• Shane

    April 1, 2009
    at 10:35 am

    I totally agree, Jeremy. I think forums can be a great addition to an existing website, for all the reasons you mentioned. They can also help build a site’s brand and expand its reputation.


  • Mark Madsen

    April 1, 2009
    at 1:09 pm

    Great post, Shane. Thank you very much for the mention.

    Even though they can be high maintenance at times, forums are an important component of a niche social network. Anything that can enhance and centralize communication between members helps build the brand.

    My advice – find a niche and do everything you can to remind your members or viewers of your value to them. This has been the most challenging aspect we’ve faced with our community, simply because most of the professionals in our industry have been very slow to integrate blogging, social media, and SEO into their marketing model.

    Another important lesson that we’ve had to lean is that it is becoming more important to online social network members to know about a company’s business / revenue model. I’m sure that this may be similar for blog readers as well. People just want to know that you’re going to be around for a while before they invest too much time or thought into helping you grow.



  • Shane

    April 1, 2009
    at 1:16 pm

    Awesome feedback from someone’s been there. Thanks, Mark!

  • […] by Aqeel Syed on April 1, 2009 As a web entrepreneur you always need ideas for your next project. Mostly people make mistakes in start of their career. They pick improper niche, CMS or marketing model. Having good information of  what you are going to do can help you avoid these critical mistakes. Shane has put a great article on type of sites, he has classified sites in different categories from news to online store. You can read this article here. […]


  • JTimber

    April 2, 2009
    at 5:18 am

    This is a great rundown of the various site types. I can see where this could be very handy for someone without a lot of experience who is just trying to get acquainted with the jargon of websites.

    Nice glossary resource. Thanks!


  • Pat

    April 7, 2009
    at 5:36 pm

    Thanks for the advice Shane, not to mention the Village Voyage reference. We’re continuing to grow the site, taking into account lots of your good advice – including a combination of the types listed above: (i.) Wiki (ii.) News (iii.) Commentary/local opinion (iv.) Directory – 8 million + business pages & counting, (v.) Review Site – anyone can edit/review any local establishment, & (vi.)coming soon – a scalable classified ads network that penetrates far more communities vs. Craigslist. Wish us luck & thanks for your continued encouragement & support. You rock!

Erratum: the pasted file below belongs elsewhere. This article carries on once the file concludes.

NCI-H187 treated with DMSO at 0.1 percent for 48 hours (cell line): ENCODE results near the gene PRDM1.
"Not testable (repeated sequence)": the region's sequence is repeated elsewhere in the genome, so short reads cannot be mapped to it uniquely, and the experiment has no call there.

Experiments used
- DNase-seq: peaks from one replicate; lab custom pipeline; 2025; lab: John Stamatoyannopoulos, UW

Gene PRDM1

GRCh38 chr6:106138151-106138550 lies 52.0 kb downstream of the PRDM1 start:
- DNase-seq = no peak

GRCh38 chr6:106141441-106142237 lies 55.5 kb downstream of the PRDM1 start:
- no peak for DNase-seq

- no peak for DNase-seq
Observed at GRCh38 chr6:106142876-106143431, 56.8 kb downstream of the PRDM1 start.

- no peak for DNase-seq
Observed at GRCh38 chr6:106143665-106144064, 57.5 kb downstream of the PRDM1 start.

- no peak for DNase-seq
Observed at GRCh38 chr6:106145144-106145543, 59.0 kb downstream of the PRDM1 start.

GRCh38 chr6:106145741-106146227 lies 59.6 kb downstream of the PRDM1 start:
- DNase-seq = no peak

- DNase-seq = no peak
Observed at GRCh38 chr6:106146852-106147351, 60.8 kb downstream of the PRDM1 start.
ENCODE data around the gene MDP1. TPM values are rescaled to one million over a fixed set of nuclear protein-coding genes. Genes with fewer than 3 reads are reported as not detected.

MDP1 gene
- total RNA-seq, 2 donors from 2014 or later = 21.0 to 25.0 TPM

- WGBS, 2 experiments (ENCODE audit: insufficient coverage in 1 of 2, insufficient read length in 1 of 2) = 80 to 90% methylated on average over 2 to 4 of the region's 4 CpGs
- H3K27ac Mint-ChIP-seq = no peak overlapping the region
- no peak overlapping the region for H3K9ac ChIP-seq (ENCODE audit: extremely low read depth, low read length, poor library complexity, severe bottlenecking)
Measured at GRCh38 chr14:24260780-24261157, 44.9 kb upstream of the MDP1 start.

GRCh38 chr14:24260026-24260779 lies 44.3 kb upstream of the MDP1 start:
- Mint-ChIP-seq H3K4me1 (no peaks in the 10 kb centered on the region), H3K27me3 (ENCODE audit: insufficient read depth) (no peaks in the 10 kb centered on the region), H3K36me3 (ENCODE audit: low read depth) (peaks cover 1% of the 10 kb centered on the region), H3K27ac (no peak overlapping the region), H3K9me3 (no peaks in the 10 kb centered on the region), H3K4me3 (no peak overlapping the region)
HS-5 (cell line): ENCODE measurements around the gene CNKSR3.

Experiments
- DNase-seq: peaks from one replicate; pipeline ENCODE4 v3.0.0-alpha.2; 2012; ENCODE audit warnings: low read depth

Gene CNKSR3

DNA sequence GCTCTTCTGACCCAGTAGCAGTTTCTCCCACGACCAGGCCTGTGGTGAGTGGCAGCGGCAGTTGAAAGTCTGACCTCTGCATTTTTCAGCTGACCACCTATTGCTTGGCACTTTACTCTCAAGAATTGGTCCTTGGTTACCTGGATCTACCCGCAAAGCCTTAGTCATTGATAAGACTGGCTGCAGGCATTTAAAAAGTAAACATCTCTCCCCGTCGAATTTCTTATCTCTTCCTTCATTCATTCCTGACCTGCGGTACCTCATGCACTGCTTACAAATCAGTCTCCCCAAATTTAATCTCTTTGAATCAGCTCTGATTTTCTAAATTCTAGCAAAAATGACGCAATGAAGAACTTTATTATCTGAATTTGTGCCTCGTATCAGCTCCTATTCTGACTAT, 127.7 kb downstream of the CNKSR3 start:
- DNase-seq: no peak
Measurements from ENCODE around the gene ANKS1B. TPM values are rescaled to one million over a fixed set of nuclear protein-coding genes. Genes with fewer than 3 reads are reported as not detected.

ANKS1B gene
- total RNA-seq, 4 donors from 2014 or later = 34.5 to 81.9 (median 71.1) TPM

• […] analyzing every little detail of the niche-website that you’ve been thinking about launching, launch it and worry about perfection as you go. Once you begin receiving feedback from real consumers, you […]

  • […] you’re not sure what type is best for you, read one of the best articles I’ve seen on choosing which type of site to launch, by Shane […]


  • Mike

    December 6, 2009
    at 9:45 pm

    Shane, what about online application sites? Like where the visitors sign up to use the online service (email, ecards, basecamp, etc.).

    It could be a free service – to generate tons of traffic – or it could be a paid monthly service.

    It does require true “developers” to build and support but can be valuable it built for the right niche.

    Do you think being an online application would make it harder to sell – because it’s more difficult to support than just a content-based site?



  • Shane

    December 23, 2009
    at 9:19 am

    Absolutely, Mike. It’s a definitely a different animal than a content-based site, but they can be equally as successful — anything from a simple service like ShrinkPictures.com to a full-blown game-changer like Twitter. I don’t think it would be any harder to sell.


  • Jeremy L. Knauff

    December 23, 2009
    at 9:37 am


    Like Shane said, service-based sites can work well. Sometimes much better than content-based sites but the development can be intense and if it becomes popular, you’ll need a dedicated server sooner than you would with a content-based site.


  • Shane

    December 23, 2009
    at 9:42 am

    Great point, Jeremy. Thanks!